‘Bombay’ vs Mumbai and the not so ‘Independent’ view
The British newspaper, The Independent, sparked a major controversy recently when its editor announced that they would henceforth refer to India’s financial capital Mumbai as Bombay, the city’s erstwhile colonial moniker.
At first glance, the move appears to be a declining and increasingly inconsequential colonial power’s feeble attempt to reassert, or at least relive, its imperial glory. Of course as you scratch the surface, an entirely different dynamic is revealed.
To fully understand this dynamic, it’s worth first exploring the city’s journey from Bombay to Mumbai, which has been almost as remarkable as its evolution from a sleepy fishing village to a vibrant metropolis. Numerous books, songs, and films have featured this larger-than-life city, capturing its many moods and hues. No matter what the name, it occupies a central space in the country’s economy, culture, and psyche.
Bombay was a creation of the British, unlike many other Indian cities that had been settled and were thriving much before the arrival of the Europeans. As a result, along with Calcutta (now Kolkata) and Madras (now Chennai), it had a distinctly British character, quite different from India’s other big cities. The architecture, social infrastructure, transportation, and ethos, all bore a colonial imprint, which eclipsed the underlying Indian identity that also existed in large parts of these ‘new’ cities.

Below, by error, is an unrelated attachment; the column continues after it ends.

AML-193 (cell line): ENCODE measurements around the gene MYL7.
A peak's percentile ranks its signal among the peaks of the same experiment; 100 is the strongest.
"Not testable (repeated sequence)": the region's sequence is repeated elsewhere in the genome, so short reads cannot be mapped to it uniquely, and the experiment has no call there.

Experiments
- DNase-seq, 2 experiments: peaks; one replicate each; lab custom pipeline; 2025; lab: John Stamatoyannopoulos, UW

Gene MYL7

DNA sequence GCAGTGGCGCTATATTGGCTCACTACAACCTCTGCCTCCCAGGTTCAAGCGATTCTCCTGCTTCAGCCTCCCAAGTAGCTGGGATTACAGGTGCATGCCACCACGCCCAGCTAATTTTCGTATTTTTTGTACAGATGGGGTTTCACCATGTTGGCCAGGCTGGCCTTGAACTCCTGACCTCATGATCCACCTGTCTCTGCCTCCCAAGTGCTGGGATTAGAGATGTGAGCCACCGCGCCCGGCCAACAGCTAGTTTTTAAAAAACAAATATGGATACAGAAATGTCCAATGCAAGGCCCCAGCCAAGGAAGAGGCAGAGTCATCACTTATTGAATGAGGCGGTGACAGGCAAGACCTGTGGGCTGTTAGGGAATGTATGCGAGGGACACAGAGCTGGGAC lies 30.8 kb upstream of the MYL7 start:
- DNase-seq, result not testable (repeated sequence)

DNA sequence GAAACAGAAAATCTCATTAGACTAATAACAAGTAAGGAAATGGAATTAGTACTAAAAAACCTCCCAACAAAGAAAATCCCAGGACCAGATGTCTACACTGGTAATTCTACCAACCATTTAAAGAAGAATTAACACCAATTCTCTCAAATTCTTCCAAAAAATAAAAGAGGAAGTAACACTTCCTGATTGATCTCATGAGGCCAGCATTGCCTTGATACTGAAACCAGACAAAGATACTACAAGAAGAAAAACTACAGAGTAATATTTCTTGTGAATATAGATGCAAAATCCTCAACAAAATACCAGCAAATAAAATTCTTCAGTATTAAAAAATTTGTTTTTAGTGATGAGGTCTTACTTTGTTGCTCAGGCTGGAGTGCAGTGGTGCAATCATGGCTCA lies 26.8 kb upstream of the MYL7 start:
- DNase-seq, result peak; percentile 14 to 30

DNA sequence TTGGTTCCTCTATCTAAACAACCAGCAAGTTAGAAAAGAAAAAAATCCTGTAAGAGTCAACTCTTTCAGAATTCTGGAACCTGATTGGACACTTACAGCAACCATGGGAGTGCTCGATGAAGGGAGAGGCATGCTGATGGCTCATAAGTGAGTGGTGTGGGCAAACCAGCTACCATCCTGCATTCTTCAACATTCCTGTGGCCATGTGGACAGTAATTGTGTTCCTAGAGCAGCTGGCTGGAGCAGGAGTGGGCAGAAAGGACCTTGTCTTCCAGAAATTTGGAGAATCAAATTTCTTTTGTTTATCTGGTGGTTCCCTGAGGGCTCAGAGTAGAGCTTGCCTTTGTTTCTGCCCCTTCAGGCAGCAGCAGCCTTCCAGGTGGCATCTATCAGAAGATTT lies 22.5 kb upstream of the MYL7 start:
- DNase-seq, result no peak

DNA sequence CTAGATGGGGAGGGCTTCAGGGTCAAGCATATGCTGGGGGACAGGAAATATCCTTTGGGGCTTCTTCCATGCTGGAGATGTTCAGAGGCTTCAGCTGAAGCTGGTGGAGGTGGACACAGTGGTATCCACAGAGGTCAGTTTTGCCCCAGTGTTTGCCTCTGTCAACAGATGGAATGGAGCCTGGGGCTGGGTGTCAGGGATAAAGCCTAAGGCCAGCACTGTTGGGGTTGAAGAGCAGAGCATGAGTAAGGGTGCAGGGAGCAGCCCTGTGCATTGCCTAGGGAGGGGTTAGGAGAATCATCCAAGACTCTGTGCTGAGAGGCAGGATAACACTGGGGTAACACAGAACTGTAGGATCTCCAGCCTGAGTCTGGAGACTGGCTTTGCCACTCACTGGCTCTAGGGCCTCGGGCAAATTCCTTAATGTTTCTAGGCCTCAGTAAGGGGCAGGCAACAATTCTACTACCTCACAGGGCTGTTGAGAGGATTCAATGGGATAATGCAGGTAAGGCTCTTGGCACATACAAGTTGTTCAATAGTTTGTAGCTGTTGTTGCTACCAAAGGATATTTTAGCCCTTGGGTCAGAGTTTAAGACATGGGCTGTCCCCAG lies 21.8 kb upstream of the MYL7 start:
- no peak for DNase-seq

Being a port and a trading hub, it attracted people not just from all over India, but from across the world. The city was known for its cosmopolitan attitude and the opportunities it offered for economic and personal liberty, which in a way became the defining features of ‘Bombay’.
Post-independence India saw itself gradually distancing itself from British influence. It was a slow process and did not gather steam right away. As the reality of political power and independence began to sink in, the Indian identity began to assert itself. Though some customs and practices from the ‘Raj’ continue to this day, most of its legacy has been gradually dismantled. This process played out not just in India, but all across the newly decolonised countries of Asia and Africa.
A lot of this transition was a natural consequence of the optimism and sense of political empowerment that proliferated during those times. Free of foreign domination after many centuries, it was natural for people to seek pride in their own icons and identities, and push them out of the shadow of Western culture.
In addition, for leaders and politicians, who through corruption, exploitation, and poor governance, presided over the steady erosion of hope and opportunity across the decolonised world, asserting the native identity became the preferred way to gloss over their own failures and find support amongst the masses. A convenient way to play this game was to rename cities and roads. India saw a spurt of “renamings” during this period. The new names were often rather forced and not always aesthetic or necessary, but politics and vested interests have a way of hijacking normal and healthy evolutionary processes.